China’s Personal Information Protection Law is on the Way

Is your organisation ready?

On 29th April 2021, China’s National People’s Congress released the second consultation draft of the Personal Information Protection Law(PIPL), with public comments closing on 28th May 2021. Drawing extensively from the European Union’s (EU’s) General Data Protection Regulation (GDPR), the PIPL will represent a huge leap forward for data protection in China, being the country’s first comprehensive personal data protection law. For multinationals, the PIPL will significantly affect personal data processing activities in China, and impact all businesses that either offer goods and services in China or monitor data subjects in China from offshore. This article by Mark Parsons and Sherry Gong of Hogan Lovells presents a list of ‘must-do’ items for multinationals to deal with the new requirements if the final PIPL is promulgated ‘as is’ in the latest draft.

Data mapping and review of the lawful basis for processing

For multinationals that process personal information within the scope of the PIPL, it is time to conduct a ‘data mapping’ exercise, a task that may be familiar from GDPR implementation planning. Data mapping involves surveying the organisation’s personal data holdings to understand what personal information it collects and how the data is used, stored, processed, transferred and disclosed. Analysis to determine which regulatory requirements apply is then carried out. One critical part of this exercise is to review the legal basis for personal-data processing activities. 

The draft PIPL takes consent as the principal basis for processing personal data, but with specific limited exemptions for:

  • the conclusion or performance of contracts with data subjects;
  • compliance with applicable laws;
  • public health and public-interest processing;
  • use of publicly-available information “within a reasonable scope”;[1]
  • conducting news reports, public opinion supervision and other acts in the public interest within a reasonable scope; and
  • other circumstances stipulated by laws and regulations.

Practicalities of obtaining consent

The PIPL defines consent in very general terms as being fully informed and voluntary.  Clarification through more detailed language in the PIPL and/or implementing measures would greatly assist in understanding specific requirements. As discussed in more detail below, a number of provisions in the PIPL call for a separate (“unbundled”) consent for specific types of processing, making the mechanics of obtaining consent especially critical.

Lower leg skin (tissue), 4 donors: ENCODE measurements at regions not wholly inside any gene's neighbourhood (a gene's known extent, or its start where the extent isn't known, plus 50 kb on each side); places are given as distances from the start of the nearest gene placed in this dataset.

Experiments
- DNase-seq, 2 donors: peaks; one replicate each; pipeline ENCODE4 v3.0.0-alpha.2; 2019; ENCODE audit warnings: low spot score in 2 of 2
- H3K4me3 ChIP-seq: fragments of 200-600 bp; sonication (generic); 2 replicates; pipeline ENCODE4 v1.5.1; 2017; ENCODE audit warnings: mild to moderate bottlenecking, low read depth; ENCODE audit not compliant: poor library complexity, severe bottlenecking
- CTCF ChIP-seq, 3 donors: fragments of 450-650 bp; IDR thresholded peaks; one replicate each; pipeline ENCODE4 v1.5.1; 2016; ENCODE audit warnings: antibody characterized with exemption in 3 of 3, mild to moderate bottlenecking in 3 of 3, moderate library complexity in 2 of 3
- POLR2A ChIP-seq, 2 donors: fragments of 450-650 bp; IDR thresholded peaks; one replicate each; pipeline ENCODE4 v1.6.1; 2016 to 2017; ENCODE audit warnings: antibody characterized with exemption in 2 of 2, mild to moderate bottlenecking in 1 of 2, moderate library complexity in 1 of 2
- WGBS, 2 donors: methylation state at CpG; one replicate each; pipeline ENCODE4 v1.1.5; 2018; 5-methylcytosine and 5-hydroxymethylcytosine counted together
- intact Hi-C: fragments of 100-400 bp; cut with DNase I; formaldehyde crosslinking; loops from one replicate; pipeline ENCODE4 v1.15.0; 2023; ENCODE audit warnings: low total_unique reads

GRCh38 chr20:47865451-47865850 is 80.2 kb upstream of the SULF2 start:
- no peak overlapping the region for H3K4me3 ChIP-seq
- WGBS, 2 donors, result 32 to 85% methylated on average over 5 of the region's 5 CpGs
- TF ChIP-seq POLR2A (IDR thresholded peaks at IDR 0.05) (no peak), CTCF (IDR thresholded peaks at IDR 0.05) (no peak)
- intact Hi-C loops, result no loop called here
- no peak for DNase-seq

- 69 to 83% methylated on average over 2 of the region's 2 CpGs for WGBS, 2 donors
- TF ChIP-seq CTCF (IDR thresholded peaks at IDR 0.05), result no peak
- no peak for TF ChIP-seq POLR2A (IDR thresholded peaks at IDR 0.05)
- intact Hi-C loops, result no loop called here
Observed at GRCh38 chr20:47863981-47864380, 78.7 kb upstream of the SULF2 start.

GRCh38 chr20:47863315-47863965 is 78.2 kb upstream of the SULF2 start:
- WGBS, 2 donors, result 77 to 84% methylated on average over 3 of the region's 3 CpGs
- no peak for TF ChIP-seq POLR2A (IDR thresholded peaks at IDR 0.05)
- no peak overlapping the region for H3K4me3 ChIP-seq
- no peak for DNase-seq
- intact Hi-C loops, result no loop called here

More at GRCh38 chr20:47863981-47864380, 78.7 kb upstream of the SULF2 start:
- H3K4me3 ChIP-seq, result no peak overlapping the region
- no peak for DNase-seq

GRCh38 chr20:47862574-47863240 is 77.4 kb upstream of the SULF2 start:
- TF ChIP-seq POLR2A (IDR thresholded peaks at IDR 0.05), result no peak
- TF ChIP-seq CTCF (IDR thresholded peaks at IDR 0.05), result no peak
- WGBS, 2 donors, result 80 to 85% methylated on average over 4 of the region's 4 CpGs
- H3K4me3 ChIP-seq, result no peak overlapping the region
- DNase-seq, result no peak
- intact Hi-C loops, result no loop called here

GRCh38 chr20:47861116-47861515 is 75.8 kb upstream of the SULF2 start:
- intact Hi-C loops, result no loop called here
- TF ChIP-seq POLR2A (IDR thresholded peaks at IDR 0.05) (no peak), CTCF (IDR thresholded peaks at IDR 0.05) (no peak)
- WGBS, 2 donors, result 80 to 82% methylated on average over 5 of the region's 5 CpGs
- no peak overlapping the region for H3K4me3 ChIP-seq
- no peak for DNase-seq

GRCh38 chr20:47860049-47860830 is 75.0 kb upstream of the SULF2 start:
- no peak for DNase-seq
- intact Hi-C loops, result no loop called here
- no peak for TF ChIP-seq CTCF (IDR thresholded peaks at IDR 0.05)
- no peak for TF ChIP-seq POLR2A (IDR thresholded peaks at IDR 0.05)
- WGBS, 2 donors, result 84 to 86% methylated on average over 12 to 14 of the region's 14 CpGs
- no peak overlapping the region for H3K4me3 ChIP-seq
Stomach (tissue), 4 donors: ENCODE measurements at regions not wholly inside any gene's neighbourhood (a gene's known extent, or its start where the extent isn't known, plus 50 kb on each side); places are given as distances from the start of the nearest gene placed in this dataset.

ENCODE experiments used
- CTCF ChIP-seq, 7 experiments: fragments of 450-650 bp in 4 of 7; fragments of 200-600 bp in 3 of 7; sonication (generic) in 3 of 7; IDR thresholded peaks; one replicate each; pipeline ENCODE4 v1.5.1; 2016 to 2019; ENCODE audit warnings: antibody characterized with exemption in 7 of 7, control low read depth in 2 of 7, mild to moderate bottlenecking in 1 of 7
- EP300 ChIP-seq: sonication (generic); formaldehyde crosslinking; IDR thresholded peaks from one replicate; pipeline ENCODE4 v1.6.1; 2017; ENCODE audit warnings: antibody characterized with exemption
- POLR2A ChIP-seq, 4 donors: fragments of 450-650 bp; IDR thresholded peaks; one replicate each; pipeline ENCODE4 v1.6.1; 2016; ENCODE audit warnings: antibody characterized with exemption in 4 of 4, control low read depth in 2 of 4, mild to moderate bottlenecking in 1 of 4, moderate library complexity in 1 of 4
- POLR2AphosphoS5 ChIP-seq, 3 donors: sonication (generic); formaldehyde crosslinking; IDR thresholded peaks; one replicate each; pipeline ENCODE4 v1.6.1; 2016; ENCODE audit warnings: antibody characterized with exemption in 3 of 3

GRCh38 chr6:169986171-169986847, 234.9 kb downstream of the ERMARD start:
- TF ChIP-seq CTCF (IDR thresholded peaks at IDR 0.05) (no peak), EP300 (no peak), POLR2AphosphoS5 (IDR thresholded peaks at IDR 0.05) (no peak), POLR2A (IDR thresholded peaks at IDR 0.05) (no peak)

Disclosure and informed consent

Personal information processors (‘PI processors’, roughly equivalent to ‘data controllers’ under EU law) are required to inform people of contemplated data processing activities in full and comprehensive terms before collecting their personal data. This is normally done by publishing a privacy policy on official platforms, such as official websites and mobile applications. The PIPL stipulates that privacy policies should be written in plain language and presented in an easily-accessible and reader-friendly manner, which strongly implies that simplified Chinese should be used. As reference, regulations applicable to mobile applications in China require a simplified Chinese version of the privacy policies.

Form of consent

As noted, further clarification on the standard of consent is needed. The non-binding national standard Information Security Technology – Personal Information Security Specification (National Standard GB/T 35273-2020), for instance, provides examples of “explicit consent” that could also be applied to the PIPL. In addition, the PIPL requires “separate consent” for the processing of sensitive personal data. Due to the broad scope of sensitive personal data under the PIPL, there is a risk that a proliferation of separate, ‘unbundled’ consents may be required. Significantly, existing Chinese mobile apps regulations require prior explicit consent irrespective of whether sensitive personal data is processed.

Drawing from National Standard GB/T 35273-2020, a valid explicit consent would be considered to have been obtained if data subjects explicitly authorise it by clicking an empty box to indicate affirmation of a statement such as “I agree”, “register”, “continue” or “send”, or submitting information by online form.

The draft PIPL requires separate/unbundled consent in the following situations:

  • transfer of personal data by data controllers to third parties (Article 24);
  • publication of personal data (Article 26);
  • publication or provision of personal data collected by equipment installed in the public places for security purposes, such as personal images (Article 27);
  • processing of sensitive personal data (Article 30); or
  • cross-border transfers of personal data (Article 39).